Anyone who knows me knows my love for the movie Breakfast at Tiffany’s. I don’t watch it that often now, but when I was a teenager I watched it probably 100,000 times. Besides my love for the beautiful and wonderful Audrey Hepburn, there’s just something so earthy and real about the story, and aside from the whole Mickey-Rooney-playing-a-Japanese-guy thing, it’s a perfect movie.
There are so many great lines from that movie, I quote it all the time. Like this little scene,
Holly: What do you do, anyway?
Paul: I’m a writer, I guess.
Holly: You guess? Don’t you know?
Paul: Ok, positive statement, ringing affirmative, I’m a writer.
I like that because it’s basically the same conversation I have with anyone who asks me what I do. I don’t feel so phony and useless knowing every other writer has the same insecurities. I have titled my writing Pinterest board, “I’m a writer, I guess.”
Holly: It should take you exactly four seconds to cross from here to that door. I’ll give you two.
BAM. Do you know how many times I’ve wanted to say that to someone, but didn’t have the courage? I love it.
Anyway, there’s one bit of dialogue that sticks with me always.
Holly: You know those days when you get the mean reds?
Paul: The mean reds, you mean like the blues?
Holly: No, the blues are because you’re getting fat, and maybe it’s been raining too long. You’re just sad, that’s all. The mean reds are horrible. Suddenly you’re very afraid, and you don’t know what you’re afraid of. Do you ever get that feeling?
The first time I ever heard that dialogue I was like, “YES! Yes, Holly GoLightly, I get that feeling. I know EXACTLY what you mean!”
It just occurred to me that what she is talking about is anxiety. The kind of gripping and terrifying anxiety that I face, and many other people face, on a daily basis. The kind of anxiety that stops you in your tracks and makes you forget all about whatever it is you were doing. The kind that fills your head with panicky thoughts and makes you want to hide under the covers. Suddenly you’re afraid, and you don’t know what you’re afraid of.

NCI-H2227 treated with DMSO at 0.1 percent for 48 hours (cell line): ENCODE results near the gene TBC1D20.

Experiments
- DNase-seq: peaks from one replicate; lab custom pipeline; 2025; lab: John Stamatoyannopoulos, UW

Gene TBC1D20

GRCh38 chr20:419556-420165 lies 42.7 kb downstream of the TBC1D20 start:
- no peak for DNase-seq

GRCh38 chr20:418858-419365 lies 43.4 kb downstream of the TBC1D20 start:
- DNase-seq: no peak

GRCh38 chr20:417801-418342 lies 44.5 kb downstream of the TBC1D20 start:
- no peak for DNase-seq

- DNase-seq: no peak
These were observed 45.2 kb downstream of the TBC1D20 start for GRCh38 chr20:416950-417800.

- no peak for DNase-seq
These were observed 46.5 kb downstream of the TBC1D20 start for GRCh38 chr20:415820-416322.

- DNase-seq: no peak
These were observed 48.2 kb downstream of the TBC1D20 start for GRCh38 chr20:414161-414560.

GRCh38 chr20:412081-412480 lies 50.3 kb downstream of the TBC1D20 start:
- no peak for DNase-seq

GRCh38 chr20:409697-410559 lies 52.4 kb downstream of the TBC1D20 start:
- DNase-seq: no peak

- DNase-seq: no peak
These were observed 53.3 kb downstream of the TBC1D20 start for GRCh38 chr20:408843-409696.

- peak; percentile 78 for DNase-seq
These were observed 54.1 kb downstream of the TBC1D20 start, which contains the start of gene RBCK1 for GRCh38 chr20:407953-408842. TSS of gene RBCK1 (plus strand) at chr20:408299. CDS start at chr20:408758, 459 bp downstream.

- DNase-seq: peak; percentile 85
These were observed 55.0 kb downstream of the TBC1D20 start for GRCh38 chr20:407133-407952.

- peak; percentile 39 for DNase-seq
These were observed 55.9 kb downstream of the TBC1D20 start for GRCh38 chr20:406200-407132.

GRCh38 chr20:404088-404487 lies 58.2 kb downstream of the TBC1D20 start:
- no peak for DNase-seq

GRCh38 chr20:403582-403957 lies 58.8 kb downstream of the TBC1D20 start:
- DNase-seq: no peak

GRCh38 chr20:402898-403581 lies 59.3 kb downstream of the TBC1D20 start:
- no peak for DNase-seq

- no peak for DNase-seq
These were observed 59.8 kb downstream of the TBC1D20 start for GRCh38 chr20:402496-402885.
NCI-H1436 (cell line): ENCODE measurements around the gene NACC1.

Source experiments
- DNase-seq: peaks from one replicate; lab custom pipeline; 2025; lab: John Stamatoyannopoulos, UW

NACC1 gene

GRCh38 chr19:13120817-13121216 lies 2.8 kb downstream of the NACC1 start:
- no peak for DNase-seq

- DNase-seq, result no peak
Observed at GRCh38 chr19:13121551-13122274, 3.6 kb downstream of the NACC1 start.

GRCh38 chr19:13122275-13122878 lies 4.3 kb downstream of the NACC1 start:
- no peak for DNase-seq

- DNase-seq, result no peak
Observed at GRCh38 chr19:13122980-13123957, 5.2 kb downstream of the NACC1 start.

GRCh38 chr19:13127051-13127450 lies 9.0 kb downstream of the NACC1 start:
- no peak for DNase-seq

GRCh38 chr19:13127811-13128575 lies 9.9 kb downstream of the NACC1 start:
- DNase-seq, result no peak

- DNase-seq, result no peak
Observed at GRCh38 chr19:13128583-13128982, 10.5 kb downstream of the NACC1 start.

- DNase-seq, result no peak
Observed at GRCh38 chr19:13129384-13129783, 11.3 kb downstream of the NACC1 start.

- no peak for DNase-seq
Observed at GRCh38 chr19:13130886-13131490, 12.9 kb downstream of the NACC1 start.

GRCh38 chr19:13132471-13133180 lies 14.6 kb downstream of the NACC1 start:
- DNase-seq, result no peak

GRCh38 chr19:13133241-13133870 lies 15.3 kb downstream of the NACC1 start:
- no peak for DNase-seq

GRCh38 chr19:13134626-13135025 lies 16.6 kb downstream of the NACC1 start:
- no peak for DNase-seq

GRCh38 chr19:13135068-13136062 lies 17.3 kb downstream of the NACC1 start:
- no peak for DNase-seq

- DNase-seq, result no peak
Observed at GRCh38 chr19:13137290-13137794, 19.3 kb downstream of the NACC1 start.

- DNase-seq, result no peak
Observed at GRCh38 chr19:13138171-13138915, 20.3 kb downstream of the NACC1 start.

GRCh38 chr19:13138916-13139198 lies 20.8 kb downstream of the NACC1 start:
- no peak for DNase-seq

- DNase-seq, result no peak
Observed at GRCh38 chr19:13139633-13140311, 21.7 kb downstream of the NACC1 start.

And the worst thing a person can say is, “There’s nothing to worry about.” God, I hate that. I want to slap people when they say that to me. I know there’s nothing to worry about. That’s why I can’t pinpoint exactly what it is that’s making me anxious, because it’s nothing. If I knew what it was, I could deal with it and move on. But that’s the ugly blackness of anxiety. You’re just anxious. No rhyme, no reason, just sweaty palms, a fluttering heart, and the feeling that something, something is about to go wrong. The mean reds.
I wish I had known 20 years ago all the things I’ve learned about my anxiety in the past year. For one thing, that I have an anxiety disorder. Because I wouldn’t have spent so many years hating myself for feeling panicky and off all the time. I’d have given myself a damn break on those days I didn’t want to leave the house, but forced myself to anyway. I would have given myself more permission to be a little irrational. I would have stood up for myself to all the “There’s nothing to worry about.” and “You’re just too sensitive.” No, shut up, I have a real disorder. This is real. Why don’t you try helping me instead?
Anxiety is a monster. And I let it run my life for way too long. It’s better now because I have a better picture of what I’m really dealing with, but I’m still not in control. I still don’t know fully how to prevent a panic attack, or really proactively deal with one when it comes. I’m still full of what ifs. They can be small, like what if I don’t have fun? What if no one talks to me? What if I leave the oven on? What if I have to pee and there’s no bathroom? Sometimes they’re big, like what if I get hurt? What if the kids get hurt? What if the house burns down? What if there’s an earthquake? What if something happens to Brien? What if we lose all of our money? What if what if what if. I can’t turn them off, they have a lot of power.
But I try. I try to get through the day, and it’s better because I’m armed with a lot more tools than I had when I was 20. But it still sucks. It sucks feeling like such a weirdo for being so worried, and it sucks feeling like your chest could explode from the worry and it sucks holding yourself back from things because you’re too afraid of all the what ifs. Anxiety is real, and it has a grip on me, and others like me, and you just can’t understand unless you live it. If you know someone (besides me) who suffers from anxiety, give them a little hug today. Tell them you’re there for them. Ask them to talk out their worries. But, please oh please oh please don’t tell them, “There’s nothing to worry about.”